Sunday, August 31, 2014

CD-14 Daysail

I finally got back on the water for a day, but in a sailboat rather than a canoe, and carrying oars rather than paddles. Unfortunately, while I had planned to take the camera as always, I somehow walked out of the house without it, so I’m sorry, but no pictures.

My son and I had put new bearings on his boat trailer a couple weeks ago. He had been told by the previous owner, when he bought the boat, that the bearings had just been done. I don’t know what was done to them, but inspecting, greasing, and replacing worn parts were none of the things that were done to the trailer. The bearings were shot. The races were pitted and gouged. One hub was all but destroyed, so we replaced it with a new hub, race, and bearing set. The right hub looked passable. Although when we finished, the new Bearing Buddy would not seat in the old hub, indicating that it was worn and would also need to be replaced.

We made an early start on the day, bought another replacement hub, race, and bearing set, and replaced the worn hub. We took a ride around town, stopping every couple miles to feel the hubs to make sure they were staying cool, meaning that we had gotten them properly greased. With that done, we headed for Kaw Lake with a lunch stop with the granddaughters in Ponca City.

The Cape Dory 14
Their boat is a Cape Dory 14. It is 14-ft 6-in overall, 51” beam, 6” draft board up, and 36” with the board down. It is gunter rigged, and one of 652 built between 1964 and 1973. My son was looking for a good pulling boat that could also be sailed. He loved the lines of the classic Whitehall, but with a $12,000 price tag on the Whitehall, decided the Cape Dory 14 much more within reach of his wallet.

When we arrived at Kaw Lake, we didn’t need a calendar to tell it was Labor Day Weekend. There were easily a hundred boats buzzing about and beached on the shorelines. We charged forward, however, and launched as planned. There was barely a breath of air even though we are in a state where a 20-mph wind is normally called a calm day. We sat becalmed in simulated ‘storm-at-sea” waves generated by the wakes from all the passing powerboats. No sooner would a zephyr attempt to caress the sail than a wake would flail the sail around and smack the zephyr in the face. We did move, however slowly, and got plenty of practice sitting on the leeward side to hold the boom off to the proper side. After a couple hours and a couple miles, we came about for the slow drift back to the ramp. We arrived at the ramp at 6 pm, and of course you know what that means. Everyone was wanting off the lake at the same time to make dinner, so it took us an hour of sitting in line waiting to gain access to the ramp.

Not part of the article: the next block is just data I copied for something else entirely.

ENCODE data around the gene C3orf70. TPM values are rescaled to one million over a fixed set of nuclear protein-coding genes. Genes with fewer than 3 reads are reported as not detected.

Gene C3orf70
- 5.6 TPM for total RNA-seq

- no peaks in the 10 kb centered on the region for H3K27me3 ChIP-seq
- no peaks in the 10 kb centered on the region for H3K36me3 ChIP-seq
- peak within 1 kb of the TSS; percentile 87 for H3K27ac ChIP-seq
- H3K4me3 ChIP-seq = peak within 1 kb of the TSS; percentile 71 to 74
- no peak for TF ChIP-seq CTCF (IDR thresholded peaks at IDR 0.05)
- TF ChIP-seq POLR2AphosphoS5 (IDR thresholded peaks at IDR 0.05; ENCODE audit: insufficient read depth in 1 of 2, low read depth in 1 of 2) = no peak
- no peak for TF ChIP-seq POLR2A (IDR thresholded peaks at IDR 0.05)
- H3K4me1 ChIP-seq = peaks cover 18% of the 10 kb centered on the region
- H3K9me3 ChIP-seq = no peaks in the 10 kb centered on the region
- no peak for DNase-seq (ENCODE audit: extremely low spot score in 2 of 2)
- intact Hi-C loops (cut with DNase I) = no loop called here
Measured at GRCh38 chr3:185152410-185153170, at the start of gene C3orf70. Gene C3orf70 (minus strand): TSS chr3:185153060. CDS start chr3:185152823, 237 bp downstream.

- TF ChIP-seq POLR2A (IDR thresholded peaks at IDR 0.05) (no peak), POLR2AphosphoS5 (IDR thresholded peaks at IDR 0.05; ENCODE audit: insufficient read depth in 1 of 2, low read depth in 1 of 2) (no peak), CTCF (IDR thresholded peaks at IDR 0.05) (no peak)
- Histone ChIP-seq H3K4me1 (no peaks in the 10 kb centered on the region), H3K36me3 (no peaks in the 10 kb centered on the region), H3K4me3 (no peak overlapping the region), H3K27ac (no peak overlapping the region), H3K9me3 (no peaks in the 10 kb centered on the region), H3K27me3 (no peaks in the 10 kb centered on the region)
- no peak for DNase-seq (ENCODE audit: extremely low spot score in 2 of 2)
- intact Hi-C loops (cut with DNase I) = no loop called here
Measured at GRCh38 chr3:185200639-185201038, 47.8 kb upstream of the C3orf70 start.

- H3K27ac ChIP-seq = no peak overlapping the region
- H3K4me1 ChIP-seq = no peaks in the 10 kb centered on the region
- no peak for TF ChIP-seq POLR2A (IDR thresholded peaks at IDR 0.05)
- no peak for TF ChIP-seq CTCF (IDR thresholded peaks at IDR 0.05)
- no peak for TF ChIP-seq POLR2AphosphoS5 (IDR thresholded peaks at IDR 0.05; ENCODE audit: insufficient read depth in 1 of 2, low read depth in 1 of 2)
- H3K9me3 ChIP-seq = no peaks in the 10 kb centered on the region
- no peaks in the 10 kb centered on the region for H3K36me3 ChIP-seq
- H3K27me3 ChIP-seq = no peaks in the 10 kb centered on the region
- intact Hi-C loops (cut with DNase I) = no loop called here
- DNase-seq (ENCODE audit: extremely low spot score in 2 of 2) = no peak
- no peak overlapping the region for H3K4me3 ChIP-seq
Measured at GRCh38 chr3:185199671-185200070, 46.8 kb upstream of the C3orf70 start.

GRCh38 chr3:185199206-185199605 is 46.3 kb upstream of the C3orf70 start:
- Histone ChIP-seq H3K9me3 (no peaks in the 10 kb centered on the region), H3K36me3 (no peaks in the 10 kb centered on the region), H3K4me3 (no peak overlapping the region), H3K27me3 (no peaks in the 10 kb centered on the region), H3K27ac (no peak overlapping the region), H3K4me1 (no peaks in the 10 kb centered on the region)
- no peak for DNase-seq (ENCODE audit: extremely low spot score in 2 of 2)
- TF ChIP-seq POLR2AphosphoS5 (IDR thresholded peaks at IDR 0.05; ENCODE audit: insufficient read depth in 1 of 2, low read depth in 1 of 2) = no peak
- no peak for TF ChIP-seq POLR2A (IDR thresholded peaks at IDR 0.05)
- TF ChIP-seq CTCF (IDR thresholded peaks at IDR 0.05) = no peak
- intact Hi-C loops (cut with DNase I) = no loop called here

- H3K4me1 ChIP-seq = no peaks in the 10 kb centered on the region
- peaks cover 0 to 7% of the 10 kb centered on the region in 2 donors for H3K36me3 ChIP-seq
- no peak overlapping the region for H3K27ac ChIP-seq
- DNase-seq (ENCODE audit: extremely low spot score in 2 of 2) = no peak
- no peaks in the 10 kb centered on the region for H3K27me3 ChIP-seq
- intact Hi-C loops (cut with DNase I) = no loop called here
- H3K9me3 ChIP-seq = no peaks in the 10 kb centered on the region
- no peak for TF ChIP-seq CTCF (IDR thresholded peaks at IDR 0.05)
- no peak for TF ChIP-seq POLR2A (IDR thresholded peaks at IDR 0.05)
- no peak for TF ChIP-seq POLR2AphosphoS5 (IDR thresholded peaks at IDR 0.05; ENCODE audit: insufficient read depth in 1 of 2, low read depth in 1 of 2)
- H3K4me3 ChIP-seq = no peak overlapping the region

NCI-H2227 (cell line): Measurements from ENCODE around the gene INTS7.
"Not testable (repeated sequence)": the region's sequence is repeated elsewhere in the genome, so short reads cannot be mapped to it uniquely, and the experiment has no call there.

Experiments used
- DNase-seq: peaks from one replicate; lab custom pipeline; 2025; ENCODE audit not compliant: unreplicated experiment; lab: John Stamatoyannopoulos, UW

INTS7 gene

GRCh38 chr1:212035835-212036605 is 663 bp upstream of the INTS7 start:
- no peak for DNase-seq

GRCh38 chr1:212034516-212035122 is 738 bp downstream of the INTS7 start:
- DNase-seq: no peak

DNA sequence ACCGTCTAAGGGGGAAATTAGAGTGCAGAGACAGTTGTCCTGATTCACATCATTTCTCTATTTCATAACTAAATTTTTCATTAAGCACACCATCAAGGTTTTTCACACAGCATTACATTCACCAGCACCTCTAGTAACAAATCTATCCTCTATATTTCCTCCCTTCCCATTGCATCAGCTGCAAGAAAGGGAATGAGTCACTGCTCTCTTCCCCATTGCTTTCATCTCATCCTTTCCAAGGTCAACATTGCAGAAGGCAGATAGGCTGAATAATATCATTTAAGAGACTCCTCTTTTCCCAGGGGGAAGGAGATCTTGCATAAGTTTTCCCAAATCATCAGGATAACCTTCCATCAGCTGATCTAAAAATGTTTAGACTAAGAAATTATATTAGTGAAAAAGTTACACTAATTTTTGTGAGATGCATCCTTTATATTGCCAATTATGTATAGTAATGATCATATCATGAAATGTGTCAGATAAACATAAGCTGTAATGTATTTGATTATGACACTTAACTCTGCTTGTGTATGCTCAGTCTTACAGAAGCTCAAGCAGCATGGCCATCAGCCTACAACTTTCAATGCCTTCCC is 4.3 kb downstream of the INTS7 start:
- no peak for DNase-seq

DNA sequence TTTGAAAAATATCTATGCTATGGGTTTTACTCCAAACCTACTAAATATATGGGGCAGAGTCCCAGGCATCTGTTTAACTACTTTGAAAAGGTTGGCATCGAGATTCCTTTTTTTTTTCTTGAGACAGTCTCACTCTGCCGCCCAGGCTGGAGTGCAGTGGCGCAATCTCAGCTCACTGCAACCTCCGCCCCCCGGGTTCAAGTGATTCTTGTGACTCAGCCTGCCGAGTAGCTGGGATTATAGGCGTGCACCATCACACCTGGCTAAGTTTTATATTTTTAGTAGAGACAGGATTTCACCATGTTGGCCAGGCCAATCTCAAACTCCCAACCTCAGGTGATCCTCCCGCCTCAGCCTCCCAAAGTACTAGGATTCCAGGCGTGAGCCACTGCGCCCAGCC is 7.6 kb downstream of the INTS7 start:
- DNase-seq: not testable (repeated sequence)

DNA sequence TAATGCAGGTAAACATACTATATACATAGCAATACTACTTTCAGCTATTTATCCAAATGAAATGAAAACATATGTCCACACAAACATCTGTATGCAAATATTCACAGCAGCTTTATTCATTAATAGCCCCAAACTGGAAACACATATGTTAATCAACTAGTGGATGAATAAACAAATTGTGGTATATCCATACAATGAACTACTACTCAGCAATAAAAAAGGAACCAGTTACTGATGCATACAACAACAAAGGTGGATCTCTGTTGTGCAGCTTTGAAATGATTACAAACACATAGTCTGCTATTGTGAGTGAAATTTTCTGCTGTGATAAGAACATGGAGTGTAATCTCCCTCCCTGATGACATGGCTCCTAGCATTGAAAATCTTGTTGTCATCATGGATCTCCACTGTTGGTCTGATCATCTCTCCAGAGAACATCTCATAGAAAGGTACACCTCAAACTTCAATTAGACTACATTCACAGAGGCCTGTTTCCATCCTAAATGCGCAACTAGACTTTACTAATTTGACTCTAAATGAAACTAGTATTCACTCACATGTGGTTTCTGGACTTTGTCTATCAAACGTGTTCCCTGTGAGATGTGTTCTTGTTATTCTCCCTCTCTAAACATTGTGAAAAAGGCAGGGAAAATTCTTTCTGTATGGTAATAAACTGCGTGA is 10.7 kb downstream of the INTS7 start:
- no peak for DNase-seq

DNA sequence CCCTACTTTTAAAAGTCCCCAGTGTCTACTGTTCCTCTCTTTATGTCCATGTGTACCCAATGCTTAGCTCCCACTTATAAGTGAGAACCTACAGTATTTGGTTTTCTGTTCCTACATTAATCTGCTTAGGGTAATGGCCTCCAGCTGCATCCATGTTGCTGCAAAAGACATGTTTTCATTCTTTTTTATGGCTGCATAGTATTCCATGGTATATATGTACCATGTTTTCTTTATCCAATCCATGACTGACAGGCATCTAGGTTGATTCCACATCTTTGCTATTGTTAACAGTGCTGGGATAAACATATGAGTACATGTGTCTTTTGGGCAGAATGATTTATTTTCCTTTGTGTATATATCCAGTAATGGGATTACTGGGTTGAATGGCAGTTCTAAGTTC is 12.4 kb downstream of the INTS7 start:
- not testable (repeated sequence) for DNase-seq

This brailing line is on a gaff-rigged sloop, but nicely illustrates
how it works.  Credit:
In spite of all this, it was a wonderful day. The girls had a good time, as did we. We got on the water after being aground way too long, and planned a couple new projects for the boat to improve handling and convenience. I’m trying to talk my son into installing a brailing line. As the rig is now, when the halyard is eased, the boom and sail fall into the boat or overboard where it lies until the sprit is all the way down. You then pull all the sail, boom and sprit back aboard, where they are in the way of everyone and every thing. The only recourse then is to stand teetering in the bow while holding the boom and sail up while lashing it all to the mast. A simple line from an eye on one side of the mast would come down and through an eye on the bottom of the after part of the boom, then back up to a cheek block on the opposite side of the mast, and then down to a cleat. To pull into a pier, the beach, ramp, to have room to row, or just to stop and eat lunch adrift, all that would be needed would be brailing up the boom and sails, and everything would be out of the way and secured in place. When needing to get underway again, just throw off the brailing line, pull the sheet in, and off you go. Even one of the girls could brail the sail up when not needed.

So, we had lunch out on the way to the lake, and after the sail we had dinner out. I didn’t get home until 11-pm. All told, it was a nice change of pace and a chance to be on the water. What could be better? Well, maybe a breeze, but we need not get picky. Today, its blowing 25, gusting over 35, so unless a few folks have holed up in a creek somewhere, I doubt much of anyone has gotten on the lake today.


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